“”I asked Wharton students what they thought the average American worker makes per year and 25% of them thought it was over six figures,” she tweeted…”One of them thought it was $800k.”
As she estimates the real answer is around $45,000 a year, Strohminger has a hard time wrapping her head around what some Wharton students believed was an average wage.

“Really not sure what to make of this,” she wrote.

Neither did the Internet.

Strohminger’s tweet set off a range of reactions from experts and observers wondering if this classroom interaction accurately reflected what future business leaders think about the state of wages in the United States.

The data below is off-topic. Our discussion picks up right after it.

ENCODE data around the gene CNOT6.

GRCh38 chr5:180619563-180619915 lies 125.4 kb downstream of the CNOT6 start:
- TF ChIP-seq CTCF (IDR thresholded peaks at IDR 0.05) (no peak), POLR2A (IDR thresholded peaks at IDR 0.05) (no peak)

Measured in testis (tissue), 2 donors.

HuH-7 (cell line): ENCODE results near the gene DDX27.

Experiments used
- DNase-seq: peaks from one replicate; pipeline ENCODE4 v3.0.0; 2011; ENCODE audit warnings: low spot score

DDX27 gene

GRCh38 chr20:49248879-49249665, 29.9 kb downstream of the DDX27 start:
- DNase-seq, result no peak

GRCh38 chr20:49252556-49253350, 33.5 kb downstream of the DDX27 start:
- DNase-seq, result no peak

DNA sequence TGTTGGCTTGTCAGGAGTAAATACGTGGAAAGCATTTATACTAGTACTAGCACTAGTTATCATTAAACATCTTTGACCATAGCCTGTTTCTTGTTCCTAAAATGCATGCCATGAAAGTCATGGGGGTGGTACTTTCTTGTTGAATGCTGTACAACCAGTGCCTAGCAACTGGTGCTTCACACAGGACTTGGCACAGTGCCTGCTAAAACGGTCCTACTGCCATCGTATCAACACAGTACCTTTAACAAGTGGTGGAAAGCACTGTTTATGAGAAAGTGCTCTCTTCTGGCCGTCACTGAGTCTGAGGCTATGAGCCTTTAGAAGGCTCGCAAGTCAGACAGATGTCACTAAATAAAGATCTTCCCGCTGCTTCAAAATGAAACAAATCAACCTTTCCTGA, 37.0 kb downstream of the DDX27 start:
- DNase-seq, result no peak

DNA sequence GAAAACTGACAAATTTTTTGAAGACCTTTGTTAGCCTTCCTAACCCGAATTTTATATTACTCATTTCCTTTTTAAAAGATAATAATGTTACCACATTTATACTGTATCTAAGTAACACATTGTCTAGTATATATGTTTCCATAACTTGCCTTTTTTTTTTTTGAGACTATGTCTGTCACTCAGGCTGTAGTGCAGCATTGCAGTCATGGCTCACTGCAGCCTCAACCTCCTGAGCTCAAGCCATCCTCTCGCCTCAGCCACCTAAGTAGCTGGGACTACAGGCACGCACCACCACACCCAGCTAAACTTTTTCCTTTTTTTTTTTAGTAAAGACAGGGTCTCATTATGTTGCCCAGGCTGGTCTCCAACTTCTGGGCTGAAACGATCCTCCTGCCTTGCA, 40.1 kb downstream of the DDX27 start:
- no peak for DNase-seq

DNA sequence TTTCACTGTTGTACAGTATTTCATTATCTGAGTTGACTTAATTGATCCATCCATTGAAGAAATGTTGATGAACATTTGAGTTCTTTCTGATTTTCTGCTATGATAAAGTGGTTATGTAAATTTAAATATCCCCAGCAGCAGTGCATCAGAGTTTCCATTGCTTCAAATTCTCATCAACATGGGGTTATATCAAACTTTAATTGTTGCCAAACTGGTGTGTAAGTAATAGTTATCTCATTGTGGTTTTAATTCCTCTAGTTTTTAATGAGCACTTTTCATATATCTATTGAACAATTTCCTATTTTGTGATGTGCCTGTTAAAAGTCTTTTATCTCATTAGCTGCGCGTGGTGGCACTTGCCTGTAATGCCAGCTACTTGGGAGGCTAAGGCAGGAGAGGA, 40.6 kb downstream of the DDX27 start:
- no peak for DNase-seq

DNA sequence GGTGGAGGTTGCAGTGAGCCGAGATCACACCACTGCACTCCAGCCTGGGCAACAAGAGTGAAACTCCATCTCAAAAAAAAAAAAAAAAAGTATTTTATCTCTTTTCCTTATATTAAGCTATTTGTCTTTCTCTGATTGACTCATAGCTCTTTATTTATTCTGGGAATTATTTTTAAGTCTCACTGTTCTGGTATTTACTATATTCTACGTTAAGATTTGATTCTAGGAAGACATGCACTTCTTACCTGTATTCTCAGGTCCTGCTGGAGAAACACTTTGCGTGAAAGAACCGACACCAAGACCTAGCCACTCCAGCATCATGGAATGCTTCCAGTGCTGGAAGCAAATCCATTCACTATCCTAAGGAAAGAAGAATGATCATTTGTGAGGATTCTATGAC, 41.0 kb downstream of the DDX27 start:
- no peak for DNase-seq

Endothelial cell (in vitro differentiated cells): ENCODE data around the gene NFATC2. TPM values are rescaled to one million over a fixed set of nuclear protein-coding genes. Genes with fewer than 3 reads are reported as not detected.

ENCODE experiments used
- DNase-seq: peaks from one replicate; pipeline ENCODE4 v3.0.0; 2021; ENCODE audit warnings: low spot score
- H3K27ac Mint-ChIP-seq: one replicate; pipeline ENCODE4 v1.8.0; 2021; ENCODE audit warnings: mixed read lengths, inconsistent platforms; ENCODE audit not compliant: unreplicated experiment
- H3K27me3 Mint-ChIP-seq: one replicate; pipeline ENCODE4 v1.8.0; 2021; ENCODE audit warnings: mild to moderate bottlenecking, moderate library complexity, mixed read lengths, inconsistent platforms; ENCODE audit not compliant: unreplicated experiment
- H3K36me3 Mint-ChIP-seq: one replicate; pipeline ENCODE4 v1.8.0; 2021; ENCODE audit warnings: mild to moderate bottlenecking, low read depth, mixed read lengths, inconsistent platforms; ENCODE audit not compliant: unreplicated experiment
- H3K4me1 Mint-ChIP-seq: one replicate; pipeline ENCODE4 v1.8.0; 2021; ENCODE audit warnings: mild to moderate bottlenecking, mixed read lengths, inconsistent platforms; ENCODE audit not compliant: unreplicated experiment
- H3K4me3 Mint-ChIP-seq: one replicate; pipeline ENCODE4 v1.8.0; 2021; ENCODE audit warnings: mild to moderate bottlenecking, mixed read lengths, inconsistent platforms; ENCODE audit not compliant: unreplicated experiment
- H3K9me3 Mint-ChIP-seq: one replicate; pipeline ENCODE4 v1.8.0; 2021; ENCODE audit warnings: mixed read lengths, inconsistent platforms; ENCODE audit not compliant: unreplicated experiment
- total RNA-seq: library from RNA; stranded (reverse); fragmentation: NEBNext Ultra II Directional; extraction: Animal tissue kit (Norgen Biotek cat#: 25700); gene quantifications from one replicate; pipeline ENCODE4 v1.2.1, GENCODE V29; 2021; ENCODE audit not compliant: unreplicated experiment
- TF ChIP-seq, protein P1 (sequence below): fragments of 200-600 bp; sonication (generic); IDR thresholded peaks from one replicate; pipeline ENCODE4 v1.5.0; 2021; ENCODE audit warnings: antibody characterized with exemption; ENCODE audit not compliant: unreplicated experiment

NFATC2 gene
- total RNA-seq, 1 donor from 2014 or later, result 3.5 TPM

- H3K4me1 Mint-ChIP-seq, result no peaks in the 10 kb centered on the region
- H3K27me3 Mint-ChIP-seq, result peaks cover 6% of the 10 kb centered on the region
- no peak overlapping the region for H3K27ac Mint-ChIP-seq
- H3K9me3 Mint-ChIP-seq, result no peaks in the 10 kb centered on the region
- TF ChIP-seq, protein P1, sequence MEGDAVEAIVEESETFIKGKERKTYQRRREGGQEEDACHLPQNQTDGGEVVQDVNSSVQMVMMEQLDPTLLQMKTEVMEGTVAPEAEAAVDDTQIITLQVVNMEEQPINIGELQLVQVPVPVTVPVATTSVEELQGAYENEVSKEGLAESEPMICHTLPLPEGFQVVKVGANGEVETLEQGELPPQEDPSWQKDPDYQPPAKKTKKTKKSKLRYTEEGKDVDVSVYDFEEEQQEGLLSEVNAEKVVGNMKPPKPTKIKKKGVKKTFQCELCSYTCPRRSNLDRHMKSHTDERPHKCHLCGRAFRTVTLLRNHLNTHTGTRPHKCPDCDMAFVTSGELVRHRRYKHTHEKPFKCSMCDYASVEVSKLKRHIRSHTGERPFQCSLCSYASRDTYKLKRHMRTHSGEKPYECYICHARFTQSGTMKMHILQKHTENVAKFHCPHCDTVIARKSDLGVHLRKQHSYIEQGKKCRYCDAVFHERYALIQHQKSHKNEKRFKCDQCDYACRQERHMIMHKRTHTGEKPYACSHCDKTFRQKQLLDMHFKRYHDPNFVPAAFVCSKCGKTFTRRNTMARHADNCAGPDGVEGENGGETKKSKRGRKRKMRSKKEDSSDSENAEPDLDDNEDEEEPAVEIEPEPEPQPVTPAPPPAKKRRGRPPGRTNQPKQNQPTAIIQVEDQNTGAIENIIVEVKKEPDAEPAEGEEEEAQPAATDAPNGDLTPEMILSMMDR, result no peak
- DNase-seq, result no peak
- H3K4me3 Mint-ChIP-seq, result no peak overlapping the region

“People tend to believe that the typical person is closer to themselves financially than what it is in reality,” Ken Jacobs, the chair of the University of California at Berkeley’s Center for Labor Research and Education, told The Washington Post. “It is an odd notion in America that people think of $200,000 or $100,000 as a typical wage when it is quite a bit above.”

According to the Social Security Administration, the average U.S. annual wage last year actually was $53,383, with the median wage at $34,612. The Labor Department reported that median weekly earnings in the fourth quarter of last year were $1,010, which comes out to an annual wage of $52,520, according to MarketWatch.”